... Without undue tooting of my own horn, let me say that my concerns about recalcitrant publishers have proven to occupy a lot of faculty brainspace. I don’t live in the medical-research realm, so I don’t know how much of this worry is futile handwringing and how much identifies a genuine problem. I only know that deans are worried particularly about protecting their junior faculty, who already find publishing an uphill climb. The sooner we all address this, the easier we will all find the compliance process.
I have heard a lot of worry over the versioning problem, from faculty spanning quite a few disciplines (with the understanding that “NIH grantee” implies a fairly narrow range to begin with). “What happens when copyediting catches real errors, or changes the thrust of an argument?” runs the basic version of this question. “The version in PMC will simply be wrong.”
This is not a silly or uninformed objection. ...
At present, the only workaround for this (as I understand matters) is working with a publisher cooperative enough to replace PMC’s manuscript version with the published version. These publishers exist, but they are not exactly numerous. For PR purposes if for no other reason (and “accuracy” is a plenty good enough reason all by itself), I think it would be wise for PMC to work out a way for PIs and other authors to fix errors in their manuscripts. I have heard the versioning problem called “a flaw in the policy” and “suicidal” by people in very high places.
Another difficulty has to do with the principal investigator’s responsibility under the policy, given that the PI is likely not an author (much less the first or corresponding author) on every single article coming from a given NIH grant. This is a tough one to resolve, given that the buck has to stop somewhere, but I would suggest at the least that first/corresponding authors as well as PIs be able to approve manuscripts and offer corrections.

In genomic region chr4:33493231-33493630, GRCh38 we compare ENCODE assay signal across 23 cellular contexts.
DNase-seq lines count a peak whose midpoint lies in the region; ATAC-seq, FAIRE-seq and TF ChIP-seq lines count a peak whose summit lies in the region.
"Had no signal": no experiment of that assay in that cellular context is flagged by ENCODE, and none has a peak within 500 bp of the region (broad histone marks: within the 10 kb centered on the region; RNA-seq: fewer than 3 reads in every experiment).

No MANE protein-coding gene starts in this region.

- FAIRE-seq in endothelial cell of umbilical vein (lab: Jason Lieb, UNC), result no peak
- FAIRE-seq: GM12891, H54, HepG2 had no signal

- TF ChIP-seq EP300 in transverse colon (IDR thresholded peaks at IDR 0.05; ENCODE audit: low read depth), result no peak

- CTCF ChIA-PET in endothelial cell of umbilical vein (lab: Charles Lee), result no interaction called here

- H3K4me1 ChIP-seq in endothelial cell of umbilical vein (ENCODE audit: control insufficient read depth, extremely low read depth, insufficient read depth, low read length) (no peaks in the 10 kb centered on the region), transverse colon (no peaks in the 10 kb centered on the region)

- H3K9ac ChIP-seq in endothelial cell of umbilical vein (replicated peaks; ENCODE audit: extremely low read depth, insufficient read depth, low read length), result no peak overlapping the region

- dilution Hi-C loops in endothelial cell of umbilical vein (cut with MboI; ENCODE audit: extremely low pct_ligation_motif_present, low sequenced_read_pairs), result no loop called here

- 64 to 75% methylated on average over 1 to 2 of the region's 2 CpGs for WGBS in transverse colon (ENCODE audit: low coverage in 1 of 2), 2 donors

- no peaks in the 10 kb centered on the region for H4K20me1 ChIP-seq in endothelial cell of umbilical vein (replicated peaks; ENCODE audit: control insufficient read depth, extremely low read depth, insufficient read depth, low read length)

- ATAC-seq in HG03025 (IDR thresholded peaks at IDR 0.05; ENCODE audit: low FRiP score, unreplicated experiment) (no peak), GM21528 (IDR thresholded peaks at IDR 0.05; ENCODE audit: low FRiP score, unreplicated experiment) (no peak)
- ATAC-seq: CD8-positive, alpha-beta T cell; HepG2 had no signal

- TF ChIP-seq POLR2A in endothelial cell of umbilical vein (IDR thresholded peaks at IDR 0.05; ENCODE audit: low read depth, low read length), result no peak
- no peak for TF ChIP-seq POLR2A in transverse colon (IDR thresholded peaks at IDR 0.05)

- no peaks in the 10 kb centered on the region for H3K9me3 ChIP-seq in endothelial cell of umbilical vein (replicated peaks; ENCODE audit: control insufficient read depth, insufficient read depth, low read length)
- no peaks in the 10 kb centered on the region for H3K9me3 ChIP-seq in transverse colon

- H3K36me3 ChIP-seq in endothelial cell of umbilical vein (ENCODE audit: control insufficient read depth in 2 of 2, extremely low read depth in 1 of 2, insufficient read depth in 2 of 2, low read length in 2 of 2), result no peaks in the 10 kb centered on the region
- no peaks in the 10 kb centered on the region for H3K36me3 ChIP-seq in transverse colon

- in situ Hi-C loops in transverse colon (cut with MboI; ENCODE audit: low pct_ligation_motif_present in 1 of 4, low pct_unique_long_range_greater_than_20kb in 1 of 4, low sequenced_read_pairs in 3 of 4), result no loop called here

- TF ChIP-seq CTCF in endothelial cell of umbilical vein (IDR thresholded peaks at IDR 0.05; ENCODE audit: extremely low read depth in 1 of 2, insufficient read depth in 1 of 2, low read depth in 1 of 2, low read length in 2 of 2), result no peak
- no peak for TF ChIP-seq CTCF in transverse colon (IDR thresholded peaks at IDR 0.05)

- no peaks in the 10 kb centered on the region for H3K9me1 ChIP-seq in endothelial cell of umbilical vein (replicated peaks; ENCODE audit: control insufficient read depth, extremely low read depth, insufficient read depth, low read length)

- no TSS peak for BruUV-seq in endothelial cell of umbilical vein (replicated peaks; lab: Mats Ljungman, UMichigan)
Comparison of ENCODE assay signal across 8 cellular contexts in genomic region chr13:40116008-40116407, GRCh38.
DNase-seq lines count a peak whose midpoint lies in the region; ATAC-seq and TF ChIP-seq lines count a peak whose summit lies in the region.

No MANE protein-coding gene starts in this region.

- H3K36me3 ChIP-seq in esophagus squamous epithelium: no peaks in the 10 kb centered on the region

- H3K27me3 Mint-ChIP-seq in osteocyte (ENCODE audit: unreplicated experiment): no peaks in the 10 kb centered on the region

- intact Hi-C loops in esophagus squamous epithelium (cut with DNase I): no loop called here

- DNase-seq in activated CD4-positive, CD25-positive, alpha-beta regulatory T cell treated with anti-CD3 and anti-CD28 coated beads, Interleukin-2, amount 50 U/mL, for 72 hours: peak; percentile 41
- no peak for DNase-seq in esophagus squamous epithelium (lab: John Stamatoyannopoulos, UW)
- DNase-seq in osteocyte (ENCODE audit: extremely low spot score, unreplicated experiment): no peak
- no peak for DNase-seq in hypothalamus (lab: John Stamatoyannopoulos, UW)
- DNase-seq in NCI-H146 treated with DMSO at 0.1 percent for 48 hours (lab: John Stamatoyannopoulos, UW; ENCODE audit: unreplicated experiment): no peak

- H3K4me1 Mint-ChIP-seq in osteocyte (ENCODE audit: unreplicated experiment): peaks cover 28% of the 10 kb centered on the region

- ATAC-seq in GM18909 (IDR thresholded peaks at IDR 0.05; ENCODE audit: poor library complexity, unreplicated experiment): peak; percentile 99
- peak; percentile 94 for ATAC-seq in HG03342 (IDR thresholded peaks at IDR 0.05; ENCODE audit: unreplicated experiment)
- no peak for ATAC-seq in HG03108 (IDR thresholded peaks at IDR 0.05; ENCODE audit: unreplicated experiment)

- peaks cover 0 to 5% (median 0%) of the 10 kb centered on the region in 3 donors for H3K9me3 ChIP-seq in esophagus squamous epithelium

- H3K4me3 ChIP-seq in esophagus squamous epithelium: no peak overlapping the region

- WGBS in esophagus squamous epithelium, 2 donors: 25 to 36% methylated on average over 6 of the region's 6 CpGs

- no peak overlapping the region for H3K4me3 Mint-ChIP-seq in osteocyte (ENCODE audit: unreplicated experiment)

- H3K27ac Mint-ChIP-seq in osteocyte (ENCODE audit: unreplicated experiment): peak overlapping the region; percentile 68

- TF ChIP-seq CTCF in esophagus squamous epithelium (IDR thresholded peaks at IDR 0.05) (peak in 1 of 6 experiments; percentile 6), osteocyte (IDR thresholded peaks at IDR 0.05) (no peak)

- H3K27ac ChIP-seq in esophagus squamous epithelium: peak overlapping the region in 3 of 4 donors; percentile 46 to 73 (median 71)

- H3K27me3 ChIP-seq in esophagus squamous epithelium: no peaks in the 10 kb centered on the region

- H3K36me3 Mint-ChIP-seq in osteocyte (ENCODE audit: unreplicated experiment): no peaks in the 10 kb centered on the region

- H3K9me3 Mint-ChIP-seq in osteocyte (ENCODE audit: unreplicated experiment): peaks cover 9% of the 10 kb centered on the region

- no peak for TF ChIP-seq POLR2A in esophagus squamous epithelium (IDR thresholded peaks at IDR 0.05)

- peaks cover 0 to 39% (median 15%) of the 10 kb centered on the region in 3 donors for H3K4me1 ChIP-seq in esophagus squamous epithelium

Reading the NIH’s comment stream, I see that the too-much-work backlash has begun. In my cynical way, I tend to ignore this particular objection (trusting in Swan’s research on mandates to back me), but if we open-access advocates want to be smart about this, we will sort out how to help libraries offer third-party PMC submission services. ... PMC could help us all by providing a deposit API (preferably based on SWORD) that those of us with institutional repositories could program against. Not only will that allow people like me to get in on the repositing action, it will help institutions monitor compliance and provide useful services (such as local PMCID/NIHMSID databases) to faculty. As mandates become more numerous, local services become even more important, as they allow faculty to become accustomed to one deposit interface, not a dozen. Please, PMC, set the example here! ...
Gavin Baker at 4/09/2008 02:04:00 PM.
The open access movement:
Putting peer-reviewed scientific and scholarly literature
on the internet. Making it available free of charge and
free of most copyright and licensing restrictions.
Removing the barriers to serious research.